Categories
Technology

Gannett sues Google over its alleged ad tech monopoly

Gannett-USA Today headquarters building in McLean, Virginia.

Paul J. Richards | AFP | Getty Images

USA Today publisher Gannett is suing Google for allegedly illegally monopolizing the advertising technology market, adding to an already-extensive list of lawsuits against the company for alleged anti-competitive behavior.

“With control over the largest ad exchange and ad server — both of which Google acquired rather than developed — Google has carried out a sophisticated, anticompetitive, and deceptive scheme for well over a decade,” Gannett argued in a complaint filed in the Southern District of New York on Tuesday. The publisher said Google’s broad control of the ad tech market has hurt news publishers, claiming online readership has grown while online ad spending has decreased for publishers.

“Google has monopolized market trading to their advantage and at the expense of publishers, readers and everyone else,” Gannett Chairman and CEO Michael Reed said in a statement. “Digital advertising is the lifeblood of the online economy. Without free and fair competition for digital ad space, publishers cannot invest in their newsrooms.”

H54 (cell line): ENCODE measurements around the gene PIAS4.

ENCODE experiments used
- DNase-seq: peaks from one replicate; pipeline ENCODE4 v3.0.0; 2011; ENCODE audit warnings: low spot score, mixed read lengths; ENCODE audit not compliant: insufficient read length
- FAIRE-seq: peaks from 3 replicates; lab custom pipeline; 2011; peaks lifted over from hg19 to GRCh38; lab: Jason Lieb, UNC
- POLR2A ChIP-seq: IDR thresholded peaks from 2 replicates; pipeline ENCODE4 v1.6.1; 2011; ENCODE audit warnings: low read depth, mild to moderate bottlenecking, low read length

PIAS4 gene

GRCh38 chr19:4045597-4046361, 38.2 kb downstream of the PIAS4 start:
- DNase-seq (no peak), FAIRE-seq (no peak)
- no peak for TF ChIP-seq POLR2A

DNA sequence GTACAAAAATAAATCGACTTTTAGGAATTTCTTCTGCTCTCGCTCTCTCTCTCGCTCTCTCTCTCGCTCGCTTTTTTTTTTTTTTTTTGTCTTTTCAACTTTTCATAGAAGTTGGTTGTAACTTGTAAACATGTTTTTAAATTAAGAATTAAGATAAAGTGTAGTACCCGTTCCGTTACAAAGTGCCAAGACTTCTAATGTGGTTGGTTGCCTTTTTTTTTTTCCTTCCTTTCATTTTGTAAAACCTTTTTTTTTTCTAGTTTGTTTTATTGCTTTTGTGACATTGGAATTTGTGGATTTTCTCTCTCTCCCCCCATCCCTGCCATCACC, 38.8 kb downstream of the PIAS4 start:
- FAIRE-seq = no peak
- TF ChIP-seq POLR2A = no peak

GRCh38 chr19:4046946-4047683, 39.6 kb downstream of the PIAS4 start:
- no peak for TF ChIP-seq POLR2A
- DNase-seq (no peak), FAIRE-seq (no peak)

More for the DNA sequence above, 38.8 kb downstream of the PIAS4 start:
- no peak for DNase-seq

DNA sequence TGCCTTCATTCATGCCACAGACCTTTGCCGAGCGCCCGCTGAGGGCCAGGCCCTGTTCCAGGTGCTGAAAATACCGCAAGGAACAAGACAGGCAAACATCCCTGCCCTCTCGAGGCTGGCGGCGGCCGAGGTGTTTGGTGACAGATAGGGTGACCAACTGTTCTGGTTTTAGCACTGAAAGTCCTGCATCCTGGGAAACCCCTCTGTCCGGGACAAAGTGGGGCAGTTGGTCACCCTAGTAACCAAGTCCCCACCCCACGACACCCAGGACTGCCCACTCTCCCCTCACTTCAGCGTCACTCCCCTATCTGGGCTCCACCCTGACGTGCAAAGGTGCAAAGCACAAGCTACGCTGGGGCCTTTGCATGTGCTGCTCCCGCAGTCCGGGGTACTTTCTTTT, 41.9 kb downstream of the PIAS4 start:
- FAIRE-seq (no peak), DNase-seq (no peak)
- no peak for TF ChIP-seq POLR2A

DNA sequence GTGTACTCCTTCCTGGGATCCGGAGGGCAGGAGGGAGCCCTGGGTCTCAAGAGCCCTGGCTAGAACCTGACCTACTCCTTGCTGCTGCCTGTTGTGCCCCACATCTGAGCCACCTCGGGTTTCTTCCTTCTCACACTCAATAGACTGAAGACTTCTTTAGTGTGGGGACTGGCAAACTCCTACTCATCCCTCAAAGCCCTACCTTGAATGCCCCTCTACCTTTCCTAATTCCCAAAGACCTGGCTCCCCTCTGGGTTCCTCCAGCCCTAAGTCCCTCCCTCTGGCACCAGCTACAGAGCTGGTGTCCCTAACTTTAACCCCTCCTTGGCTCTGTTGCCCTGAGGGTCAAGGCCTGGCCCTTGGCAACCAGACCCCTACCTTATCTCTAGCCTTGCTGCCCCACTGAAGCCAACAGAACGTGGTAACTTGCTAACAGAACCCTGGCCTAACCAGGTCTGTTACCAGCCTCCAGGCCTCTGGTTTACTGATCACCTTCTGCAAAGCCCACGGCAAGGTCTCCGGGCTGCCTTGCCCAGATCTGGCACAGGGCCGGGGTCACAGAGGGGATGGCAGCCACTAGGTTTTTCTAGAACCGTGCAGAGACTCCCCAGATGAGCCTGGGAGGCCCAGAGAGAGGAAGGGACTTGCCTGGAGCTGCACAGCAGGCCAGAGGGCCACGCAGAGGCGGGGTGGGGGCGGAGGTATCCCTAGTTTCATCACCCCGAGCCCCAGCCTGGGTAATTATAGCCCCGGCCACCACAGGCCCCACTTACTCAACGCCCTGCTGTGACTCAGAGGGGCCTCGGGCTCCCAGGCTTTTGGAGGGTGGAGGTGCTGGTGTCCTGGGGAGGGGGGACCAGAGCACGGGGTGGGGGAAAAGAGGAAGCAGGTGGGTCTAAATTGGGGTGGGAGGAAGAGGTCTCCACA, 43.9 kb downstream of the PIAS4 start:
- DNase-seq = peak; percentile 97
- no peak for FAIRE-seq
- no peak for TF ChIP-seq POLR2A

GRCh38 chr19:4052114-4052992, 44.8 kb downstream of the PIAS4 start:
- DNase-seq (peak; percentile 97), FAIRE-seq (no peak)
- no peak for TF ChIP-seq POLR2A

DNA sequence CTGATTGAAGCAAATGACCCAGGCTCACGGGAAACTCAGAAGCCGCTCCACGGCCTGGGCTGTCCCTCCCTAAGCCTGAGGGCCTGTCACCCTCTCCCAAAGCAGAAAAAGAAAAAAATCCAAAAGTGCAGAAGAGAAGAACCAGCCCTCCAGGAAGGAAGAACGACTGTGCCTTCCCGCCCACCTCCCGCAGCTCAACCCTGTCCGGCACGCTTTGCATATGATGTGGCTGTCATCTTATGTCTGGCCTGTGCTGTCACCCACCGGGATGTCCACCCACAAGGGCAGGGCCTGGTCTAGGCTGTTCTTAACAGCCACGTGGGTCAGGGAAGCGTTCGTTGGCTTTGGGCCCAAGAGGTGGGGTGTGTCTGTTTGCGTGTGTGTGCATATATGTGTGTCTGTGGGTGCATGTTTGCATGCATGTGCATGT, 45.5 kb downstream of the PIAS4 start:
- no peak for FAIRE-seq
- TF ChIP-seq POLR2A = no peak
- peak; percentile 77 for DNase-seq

The lawsuit echoes arguments made by the U.S. Department of Justice in its second lawsuit against Google, following an earlier one focused on how it distributes its search product. That lawsuit similarly alleged Google illegally maintained a monopoly through its control of multiple parts of the ad selling and buying market.

A group of attorneys general led by Texas also alleged anti-competitive practices over Google’s ad tech products in a 2020 lawsuit.

VP of Google Ads Dan Taylor called Gannett’s claims “simply wrong” in a statement following the lawsuit.

“Publishers have many options to choose from when it comes to using advertising technology to monetize — in fact, Gannett uses dozens of competing ad services, including Google Ad Manager,” Taylor said. “And when publishers choose to use Google tools, they keep the vast majority of revenue. We’ll show the court how our advertising products benefit publishers and help them fund their content online.”

Subscribe to CNBC on YouTube.

WATCH: How US antitrust law works, and what it means for Big Tech

The evolution of US antitrust law

Leave a Reply

Your email address will not be published. Required fields are marked *